Those are the facts that gave a reason to the American President Woodrow Wilson to order 300 marines to step down in Port-au-Prince on July 28, 2015, with the goal of protecting any American or Foreign interest. He wanted as well to re-write the Haitian Constitution to allow foreigners to own land but was afraid of the public criticism. Soon, he decided to announce the American intervention as one to re-establish order and peace.
Only one Haitian soldier, Pierre Sully, resisted the invasion and he was shot dead by the marines. He refused to obey orders to lay down arms. Many believed that Dessalines and our ancestors would have been proud of him standing against the invaders. Dantes Belgrade will say later:” Seul un petit soldat obscur se fait tue”. Soon, Fort-Riviere, the stronghold of the Cacos in the North-East of the country was captured on November 17, 2015, marking an end to the “First Cacos War”.
American and French banks provided loans to the Haitian government but with the political chaos, Haitians failed to pay back these loans. American businessmen refused to continue investing as long as the anti-American influence of Rosalvo Bobo was felt. With no guaranty of re-payment, the US Government took action in sizing most of the Administrative Institutions and the Customs including Banks and Treasury controlling 40% of the national income just for the purpose of paying debts to American and French banks.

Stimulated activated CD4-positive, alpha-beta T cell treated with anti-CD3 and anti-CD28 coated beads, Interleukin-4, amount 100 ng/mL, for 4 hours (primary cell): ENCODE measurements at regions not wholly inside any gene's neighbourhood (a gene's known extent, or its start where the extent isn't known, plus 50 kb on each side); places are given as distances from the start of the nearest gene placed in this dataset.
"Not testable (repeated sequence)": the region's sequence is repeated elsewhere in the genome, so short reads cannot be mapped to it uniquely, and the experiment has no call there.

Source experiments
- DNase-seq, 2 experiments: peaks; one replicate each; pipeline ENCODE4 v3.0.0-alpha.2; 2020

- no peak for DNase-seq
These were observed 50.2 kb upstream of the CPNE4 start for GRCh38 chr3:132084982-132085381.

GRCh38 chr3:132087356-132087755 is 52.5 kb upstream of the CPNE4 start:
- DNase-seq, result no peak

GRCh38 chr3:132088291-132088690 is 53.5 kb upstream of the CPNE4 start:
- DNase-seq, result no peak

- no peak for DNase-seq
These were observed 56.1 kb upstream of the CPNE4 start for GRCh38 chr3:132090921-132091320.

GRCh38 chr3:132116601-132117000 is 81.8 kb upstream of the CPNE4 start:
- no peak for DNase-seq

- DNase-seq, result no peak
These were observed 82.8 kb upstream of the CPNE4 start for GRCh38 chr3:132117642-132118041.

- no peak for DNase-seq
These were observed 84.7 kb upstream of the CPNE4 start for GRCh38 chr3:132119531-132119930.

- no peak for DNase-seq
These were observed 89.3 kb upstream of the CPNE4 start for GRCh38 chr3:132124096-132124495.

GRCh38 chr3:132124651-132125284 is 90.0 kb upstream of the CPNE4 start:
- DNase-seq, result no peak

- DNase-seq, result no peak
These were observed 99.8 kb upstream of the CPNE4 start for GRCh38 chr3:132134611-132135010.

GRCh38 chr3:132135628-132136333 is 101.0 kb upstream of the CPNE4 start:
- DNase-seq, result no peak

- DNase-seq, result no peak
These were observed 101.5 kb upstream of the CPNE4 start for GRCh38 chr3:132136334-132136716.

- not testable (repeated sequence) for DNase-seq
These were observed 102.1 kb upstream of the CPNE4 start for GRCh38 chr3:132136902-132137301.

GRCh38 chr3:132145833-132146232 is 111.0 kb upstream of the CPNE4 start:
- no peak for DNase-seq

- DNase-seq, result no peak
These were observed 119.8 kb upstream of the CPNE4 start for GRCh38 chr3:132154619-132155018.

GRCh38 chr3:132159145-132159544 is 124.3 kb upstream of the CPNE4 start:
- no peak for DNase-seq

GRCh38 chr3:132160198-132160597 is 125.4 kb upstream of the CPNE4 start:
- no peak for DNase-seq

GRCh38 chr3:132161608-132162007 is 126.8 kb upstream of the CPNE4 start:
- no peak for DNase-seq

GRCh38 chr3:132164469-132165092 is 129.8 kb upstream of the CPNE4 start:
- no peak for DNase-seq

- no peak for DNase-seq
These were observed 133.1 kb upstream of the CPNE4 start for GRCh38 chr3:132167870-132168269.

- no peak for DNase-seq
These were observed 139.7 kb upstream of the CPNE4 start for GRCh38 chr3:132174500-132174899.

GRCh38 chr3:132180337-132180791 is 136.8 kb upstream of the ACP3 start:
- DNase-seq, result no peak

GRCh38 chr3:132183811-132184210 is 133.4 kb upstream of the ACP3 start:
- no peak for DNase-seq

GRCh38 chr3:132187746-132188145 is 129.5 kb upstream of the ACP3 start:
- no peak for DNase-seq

The economy improved and the credibility of the Haitian Government was restored. The US government advisors ruled the country until April 1917 and then they chose Phillipe Sudre Dartiguenave, the senate president to fill the vacant chair of the President of the country while others refused to assume that responsibility. Soon, he dissolved the legislature to look for approve the new constitution drafted under the supervision of the assistant secretary of the Navy then, Franklyn Delano Roosevelt. Finally, a referendum in the country approval of a 1918 constitution allowing foreigners to purchase land, action forbidden by our first 1804 constitution. Dartiguenave also declared war to Germany in 1918 and prosecuted the Haitiano-German. Many went to jail, or were expulsed. Others were lucky to leave the country and return to Germany. The American Occupation put an end to the French and German influence over the island.